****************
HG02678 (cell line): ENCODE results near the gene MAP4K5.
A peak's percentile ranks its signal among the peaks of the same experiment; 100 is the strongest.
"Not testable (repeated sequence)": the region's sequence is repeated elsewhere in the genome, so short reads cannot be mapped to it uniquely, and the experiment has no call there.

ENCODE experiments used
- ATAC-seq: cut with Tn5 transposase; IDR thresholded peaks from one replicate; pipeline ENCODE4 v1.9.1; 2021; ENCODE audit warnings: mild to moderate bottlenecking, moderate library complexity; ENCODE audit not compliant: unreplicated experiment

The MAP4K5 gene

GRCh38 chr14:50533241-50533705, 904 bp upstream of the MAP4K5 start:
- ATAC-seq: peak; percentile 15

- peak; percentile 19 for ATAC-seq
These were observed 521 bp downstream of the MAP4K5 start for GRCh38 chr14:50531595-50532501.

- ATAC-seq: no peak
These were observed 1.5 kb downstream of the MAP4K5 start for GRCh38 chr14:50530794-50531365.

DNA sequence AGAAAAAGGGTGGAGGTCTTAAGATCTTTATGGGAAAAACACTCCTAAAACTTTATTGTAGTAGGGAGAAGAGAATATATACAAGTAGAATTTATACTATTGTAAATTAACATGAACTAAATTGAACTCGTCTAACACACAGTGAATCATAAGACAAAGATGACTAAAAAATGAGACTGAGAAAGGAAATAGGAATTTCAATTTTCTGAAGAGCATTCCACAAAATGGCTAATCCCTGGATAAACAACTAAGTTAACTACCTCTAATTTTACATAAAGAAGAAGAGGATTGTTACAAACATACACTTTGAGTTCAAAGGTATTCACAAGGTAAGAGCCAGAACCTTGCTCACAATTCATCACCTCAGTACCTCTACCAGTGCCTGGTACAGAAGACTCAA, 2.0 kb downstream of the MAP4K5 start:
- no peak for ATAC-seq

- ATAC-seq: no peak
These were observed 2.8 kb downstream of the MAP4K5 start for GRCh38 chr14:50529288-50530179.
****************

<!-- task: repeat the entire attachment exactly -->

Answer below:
HG02678 (cell line): ENCODE results near the gene MAP4K5.
A peak's percentile ranks its signal among the peaks of the same experiment; 100 is the strongest.
"Not testable (repeated sequence)": the region's sequence is repeated elsewhere in the genome, so short reads cannot be mapped to it uniquely, and the experiment has no call there.

ENCODE experiments used
- ATAC-seq: cut with Tn5 transposase; IDR thresholded peaks from one replicate; pipeline ENCODE4 v1.9.1; 2021; ENCODE audit warnings: mild to moderate bottlenecking, moderate library complexity; ENCODE audit not compliant: unreplicated experiment

The MAP4K5 gene

GRCh38 chr14:50533241-50533705, 904 bp upstream of the MAP4K5 start:
- ATAC-seq: peak; percentile 15

- peak; percentile 19 for ATAC-seq
These were observed 521 bp downstream of the MAP4K5 start for GRCh38 chr14:50531595-50532501.

- ATAC-seq: no peak
These were observed 1.5 kb downstream of the MAP4K5 start for GRCh38 chr14:50530794-50531365.

DNA sequence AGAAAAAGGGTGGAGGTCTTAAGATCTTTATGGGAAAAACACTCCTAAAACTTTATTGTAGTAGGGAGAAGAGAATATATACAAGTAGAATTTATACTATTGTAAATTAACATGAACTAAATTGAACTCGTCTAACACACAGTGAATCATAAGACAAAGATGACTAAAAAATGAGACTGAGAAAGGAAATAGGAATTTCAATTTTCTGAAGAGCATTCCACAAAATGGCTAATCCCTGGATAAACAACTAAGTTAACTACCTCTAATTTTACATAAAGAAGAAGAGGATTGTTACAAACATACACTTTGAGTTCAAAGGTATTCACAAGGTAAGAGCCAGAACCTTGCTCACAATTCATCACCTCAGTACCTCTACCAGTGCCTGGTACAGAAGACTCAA, 2.0 kb downstream of the MAP4K5 start:
- no peak for ATAC-seq

- ATAC-seq: no peak
These were observed 2.8 kb downstream of the MAP4K5 start for GRCh38 chr14:50529288-50530179.